Pathogenic bacteria known as AIEC, which bind to the intestinal mucosa, are frequently found in Crohn's disease patients. Scientists at the Institut Pasteur, in collaboration with scientists from the University of Clermont Auvergne and the Lille Faculty of Pharmaceutical and Biological Sciences, administered a cocktail of bacteriophages orally to murine models for the disease. This led to a reduction in the concentration of AIEC bacteria and to the disappearance of some symptoms, offering new hope for the future treatment of Crohn's disease patients.
Crohn's disease is a chronic inflammation of the digestive tract that is thought to affect approximately one in every thousand people in France. The disease cannot be treated, and it can be difficult to control the associated abdominal pains and other even more debilitating symptoms. Little is known about the causes of this disease. We do know, however, that there are lesions in the digestive tract in the final section of the small intestine, the ileum, located just before the colon. And in approximately 30% of patients, these ileal lesions are colonized by pathogenic bacteria known as AIEC, or adherent-invasive Escherichia coli. These bacteria bind to a receptor (CEACAM6) at the surface of epithelial cells. "We have known for a long time that wherever there are bacteria there are also bacteriophages, including in our intestine, and the role of most of these bacteriophages is to infect and kill bacteria," explains Laurent Debarbieux, Head of the Bacteriophage–Bacteria Interactions in Animals Group at the Institut Pasteur. "In Crohn's disease, the composition of the gut microbiota (the entire population of bacteria in the intestine) is unbalanced. So we are trying to restore this balance by using bacteriophages that will specifically target AIEC bacteria without touching the rest of the microbiota, unlike antibiotics."
This team at the Institut Pasteur studies bacteriophages and their potential therapeutic application in depth. Drawing on their expertise, their goal was to reduce the concentration of AIEC bacteria in the intestinal mucosa in mice. Working with scientists from the University of Clermont Auvergne and the Lille Faculty of Pharmaceutical and Biological Sciences, "we observed that three bacteriophages were able to replicate in the ileum," continues Laurent Debarbieux. "And after just one day of treatment with this cocktail of three bacteriophages, administered orally, we observed a significant reduction in the number of AIEC in feces and within the intestine itself." The scientists also observed that in mice a single administration led to a reduction that lasted for two weeks, together with the alleviation of colitis symptoms.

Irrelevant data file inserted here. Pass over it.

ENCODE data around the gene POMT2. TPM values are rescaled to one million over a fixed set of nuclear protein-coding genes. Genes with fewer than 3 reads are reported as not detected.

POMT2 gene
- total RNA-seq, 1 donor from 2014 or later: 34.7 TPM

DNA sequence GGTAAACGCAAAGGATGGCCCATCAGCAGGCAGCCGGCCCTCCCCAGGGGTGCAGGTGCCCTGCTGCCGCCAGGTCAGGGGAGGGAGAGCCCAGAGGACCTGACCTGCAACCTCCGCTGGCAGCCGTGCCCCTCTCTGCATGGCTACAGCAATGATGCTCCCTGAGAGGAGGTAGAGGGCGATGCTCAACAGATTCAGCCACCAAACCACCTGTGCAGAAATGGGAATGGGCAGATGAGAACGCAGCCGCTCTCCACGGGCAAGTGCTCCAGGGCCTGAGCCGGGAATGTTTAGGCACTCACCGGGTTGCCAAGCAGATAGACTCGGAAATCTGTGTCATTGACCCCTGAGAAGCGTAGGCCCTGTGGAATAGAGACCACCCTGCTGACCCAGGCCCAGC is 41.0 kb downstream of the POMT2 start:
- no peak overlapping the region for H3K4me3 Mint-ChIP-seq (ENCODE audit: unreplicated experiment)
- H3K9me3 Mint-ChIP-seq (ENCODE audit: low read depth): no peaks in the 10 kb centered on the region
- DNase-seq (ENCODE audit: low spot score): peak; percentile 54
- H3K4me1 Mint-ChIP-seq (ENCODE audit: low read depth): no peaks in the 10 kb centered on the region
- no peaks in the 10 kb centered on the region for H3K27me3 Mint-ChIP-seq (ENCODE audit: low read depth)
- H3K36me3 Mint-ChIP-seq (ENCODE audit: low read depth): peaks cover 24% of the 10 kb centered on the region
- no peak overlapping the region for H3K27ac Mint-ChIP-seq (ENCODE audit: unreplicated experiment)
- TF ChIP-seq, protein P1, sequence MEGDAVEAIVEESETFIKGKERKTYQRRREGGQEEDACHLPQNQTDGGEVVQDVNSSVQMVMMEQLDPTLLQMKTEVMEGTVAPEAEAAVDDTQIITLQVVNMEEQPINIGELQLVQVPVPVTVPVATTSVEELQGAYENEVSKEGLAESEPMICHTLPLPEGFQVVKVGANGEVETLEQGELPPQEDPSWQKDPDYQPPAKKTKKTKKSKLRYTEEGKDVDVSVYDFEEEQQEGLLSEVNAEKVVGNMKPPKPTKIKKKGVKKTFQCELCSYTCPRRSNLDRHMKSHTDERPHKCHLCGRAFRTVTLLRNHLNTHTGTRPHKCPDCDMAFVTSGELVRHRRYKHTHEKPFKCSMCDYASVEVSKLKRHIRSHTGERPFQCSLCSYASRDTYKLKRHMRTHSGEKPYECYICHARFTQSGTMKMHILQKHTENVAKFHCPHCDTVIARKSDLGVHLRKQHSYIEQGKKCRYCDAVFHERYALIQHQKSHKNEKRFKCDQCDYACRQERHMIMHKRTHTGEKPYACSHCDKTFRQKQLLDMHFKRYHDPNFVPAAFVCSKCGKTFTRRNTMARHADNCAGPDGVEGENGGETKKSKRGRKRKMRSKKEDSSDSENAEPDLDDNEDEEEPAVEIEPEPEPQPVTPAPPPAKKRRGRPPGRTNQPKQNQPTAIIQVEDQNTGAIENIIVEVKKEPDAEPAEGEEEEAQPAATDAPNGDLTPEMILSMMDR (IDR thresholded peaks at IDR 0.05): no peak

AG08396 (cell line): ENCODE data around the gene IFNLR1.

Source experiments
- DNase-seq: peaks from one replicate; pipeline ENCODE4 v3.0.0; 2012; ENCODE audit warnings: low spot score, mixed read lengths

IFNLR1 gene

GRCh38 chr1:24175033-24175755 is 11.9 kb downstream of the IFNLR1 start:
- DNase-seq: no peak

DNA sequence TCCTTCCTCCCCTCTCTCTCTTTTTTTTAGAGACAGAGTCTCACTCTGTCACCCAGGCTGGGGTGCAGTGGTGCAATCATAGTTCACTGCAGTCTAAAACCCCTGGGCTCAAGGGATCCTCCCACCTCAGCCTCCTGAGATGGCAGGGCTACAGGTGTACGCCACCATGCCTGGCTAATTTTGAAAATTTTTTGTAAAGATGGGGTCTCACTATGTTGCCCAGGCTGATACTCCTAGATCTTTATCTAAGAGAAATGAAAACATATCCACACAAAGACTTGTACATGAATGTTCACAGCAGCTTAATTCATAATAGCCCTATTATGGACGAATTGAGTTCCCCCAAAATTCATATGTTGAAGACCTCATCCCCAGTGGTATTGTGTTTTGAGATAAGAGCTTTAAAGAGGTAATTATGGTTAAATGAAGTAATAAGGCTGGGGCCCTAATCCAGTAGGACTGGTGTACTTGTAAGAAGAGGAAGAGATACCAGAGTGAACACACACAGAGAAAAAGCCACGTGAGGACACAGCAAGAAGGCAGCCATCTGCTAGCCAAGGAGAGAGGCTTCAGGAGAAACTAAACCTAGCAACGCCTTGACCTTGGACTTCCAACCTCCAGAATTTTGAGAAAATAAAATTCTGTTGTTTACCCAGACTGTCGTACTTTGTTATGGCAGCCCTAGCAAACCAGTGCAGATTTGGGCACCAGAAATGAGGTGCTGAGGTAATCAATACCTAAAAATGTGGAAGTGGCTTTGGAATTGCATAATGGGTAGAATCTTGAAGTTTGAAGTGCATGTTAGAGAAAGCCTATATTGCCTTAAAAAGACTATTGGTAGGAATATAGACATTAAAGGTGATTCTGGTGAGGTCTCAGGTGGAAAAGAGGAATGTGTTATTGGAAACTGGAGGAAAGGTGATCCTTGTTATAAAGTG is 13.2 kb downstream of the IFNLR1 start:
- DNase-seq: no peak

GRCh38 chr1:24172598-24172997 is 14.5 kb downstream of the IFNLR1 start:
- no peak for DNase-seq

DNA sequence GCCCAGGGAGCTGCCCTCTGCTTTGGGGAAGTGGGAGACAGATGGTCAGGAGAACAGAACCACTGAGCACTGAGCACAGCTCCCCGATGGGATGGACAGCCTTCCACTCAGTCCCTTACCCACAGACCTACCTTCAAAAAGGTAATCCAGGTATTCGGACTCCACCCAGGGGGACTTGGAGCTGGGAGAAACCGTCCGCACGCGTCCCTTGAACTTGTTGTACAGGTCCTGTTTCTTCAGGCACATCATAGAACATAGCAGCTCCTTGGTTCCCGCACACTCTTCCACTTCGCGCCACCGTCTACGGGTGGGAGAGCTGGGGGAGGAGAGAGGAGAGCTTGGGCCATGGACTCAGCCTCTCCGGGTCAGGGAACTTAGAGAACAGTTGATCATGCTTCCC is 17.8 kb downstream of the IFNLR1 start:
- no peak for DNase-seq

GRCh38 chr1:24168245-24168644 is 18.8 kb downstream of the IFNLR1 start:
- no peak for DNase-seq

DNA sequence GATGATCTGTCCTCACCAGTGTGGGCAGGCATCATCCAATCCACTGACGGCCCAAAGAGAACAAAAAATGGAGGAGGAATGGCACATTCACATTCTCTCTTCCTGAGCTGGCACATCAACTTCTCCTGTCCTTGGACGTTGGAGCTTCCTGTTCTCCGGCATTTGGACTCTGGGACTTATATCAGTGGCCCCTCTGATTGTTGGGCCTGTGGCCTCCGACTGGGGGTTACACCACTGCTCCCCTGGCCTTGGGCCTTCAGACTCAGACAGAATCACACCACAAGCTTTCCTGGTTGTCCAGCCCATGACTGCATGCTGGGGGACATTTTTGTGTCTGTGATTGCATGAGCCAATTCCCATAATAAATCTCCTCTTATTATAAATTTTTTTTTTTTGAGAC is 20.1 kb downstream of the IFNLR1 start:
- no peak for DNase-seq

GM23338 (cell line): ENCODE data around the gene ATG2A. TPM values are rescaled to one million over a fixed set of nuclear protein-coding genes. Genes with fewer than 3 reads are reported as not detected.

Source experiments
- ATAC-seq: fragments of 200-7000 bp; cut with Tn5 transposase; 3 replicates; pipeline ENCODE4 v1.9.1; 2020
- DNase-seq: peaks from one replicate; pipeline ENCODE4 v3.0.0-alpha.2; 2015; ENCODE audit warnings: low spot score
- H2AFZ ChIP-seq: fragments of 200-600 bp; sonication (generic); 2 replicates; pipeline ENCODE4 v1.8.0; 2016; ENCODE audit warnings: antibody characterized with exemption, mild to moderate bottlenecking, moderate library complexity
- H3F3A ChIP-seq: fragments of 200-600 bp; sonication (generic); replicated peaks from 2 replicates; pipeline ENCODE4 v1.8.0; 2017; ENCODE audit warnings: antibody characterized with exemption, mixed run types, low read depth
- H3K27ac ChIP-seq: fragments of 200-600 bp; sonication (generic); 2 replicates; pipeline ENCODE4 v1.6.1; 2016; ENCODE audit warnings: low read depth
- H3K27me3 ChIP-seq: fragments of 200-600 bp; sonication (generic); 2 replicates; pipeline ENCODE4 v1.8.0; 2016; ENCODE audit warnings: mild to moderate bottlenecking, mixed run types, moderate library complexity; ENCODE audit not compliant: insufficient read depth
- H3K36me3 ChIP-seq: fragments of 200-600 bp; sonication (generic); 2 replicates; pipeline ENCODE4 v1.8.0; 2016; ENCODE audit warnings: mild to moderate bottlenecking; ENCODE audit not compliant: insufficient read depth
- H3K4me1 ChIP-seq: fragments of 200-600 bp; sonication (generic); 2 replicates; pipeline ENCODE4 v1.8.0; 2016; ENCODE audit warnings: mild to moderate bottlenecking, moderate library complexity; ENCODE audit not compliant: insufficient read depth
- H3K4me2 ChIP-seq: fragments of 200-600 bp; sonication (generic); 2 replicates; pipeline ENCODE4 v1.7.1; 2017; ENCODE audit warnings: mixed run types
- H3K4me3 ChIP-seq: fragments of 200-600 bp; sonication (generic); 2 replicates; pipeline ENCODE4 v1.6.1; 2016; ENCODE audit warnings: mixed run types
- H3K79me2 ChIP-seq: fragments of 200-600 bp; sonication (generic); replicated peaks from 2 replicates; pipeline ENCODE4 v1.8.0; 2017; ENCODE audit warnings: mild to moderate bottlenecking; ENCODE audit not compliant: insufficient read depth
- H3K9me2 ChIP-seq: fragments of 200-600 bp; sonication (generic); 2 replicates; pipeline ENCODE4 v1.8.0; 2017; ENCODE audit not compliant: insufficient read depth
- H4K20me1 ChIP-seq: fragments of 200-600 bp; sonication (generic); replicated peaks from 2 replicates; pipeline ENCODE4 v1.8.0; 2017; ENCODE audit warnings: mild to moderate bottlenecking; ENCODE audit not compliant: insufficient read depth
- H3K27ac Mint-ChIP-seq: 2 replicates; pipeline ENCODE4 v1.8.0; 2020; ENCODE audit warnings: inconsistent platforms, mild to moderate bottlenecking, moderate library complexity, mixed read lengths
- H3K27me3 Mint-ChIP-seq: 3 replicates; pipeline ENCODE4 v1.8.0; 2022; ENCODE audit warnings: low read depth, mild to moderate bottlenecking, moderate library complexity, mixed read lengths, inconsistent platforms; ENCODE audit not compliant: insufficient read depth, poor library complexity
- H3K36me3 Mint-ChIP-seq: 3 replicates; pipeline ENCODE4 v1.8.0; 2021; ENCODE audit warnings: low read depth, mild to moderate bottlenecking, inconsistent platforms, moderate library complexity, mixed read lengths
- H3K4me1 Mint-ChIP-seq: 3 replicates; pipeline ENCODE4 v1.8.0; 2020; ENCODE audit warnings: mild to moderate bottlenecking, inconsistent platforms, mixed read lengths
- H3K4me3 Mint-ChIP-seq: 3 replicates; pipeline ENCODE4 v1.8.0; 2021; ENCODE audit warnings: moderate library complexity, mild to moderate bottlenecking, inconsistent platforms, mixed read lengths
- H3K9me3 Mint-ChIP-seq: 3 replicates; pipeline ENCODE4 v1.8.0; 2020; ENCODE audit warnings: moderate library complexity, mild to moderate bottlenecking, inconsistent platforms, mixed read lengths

These findings, confirmed by analyses on human intestinal samples, demonstrate that bacteriophages represent a new treatment option for targeting AIEC bacteria in Crohn's disease patients. This research also provides a strong basis for conducting a clinical trial.
These results were obtained with the support of the DigestScience Foundation and the Ferring International Center SA.
Bacteriophages targeting adherent invasive Escherichia coli strains as a promising new treatment for Crohn’s disease, J Crohns Colitis, January 12, 2017
Matthieu Galtier,1,2* Luisa De Sordi,1* Adeline Sivignon,3 Amélie de Vallée,3 Damien Maura,1,2,4 Christel Neut,5,6 Oumaira Rahmouni,5,6 Kristin Wannerberger, 7 Arlette Darfeuille-Michaud,3 Pierre Desreumaux, 6,8 Nicolas Barnich,3 Laurent Debarbieux1
1: Institut Pasteur, Molecular Biology of the Gene in Extremophiles, Department of Microbiology, F-75015 Paris, France
2: Paris Diderot University, Sorbonne Paris Cité, Pasteur Unit, rue du Docteur Roux, F-75015 Paris, France
3: University of Clermont Auvergne, UMR 1071 Inserm/University of Auvergne, INRA, Unit under contract 2018, Clermont-Ferrand, France
4: Present address: Department of Surgery, Harvard Medical School and Massachusetts General Hospital, Boston, 02114, Massachusetts, United States of America
5: Division of Bacteriology, Faculty of Pharmaceutical and Biological Sciences, University of Lille Nord de France (ComUE), F-59006 Lille Cedex, France
6: Inserm U995 - LIRIC - Lille Inflammation Research International Center, F-59000 Lille, France
7: Ferring International Center SA, Ch. de la Vergognausaz 50, 1162 St-Prex, Switzerland
8: Lille University Hospital, Department of Digestive Tract Diseases and Nutrition, Claude Huriez Hospital, F-59037 Lille, France
*: these authors contributed equally to this work
Mis à jour le 30/01/2017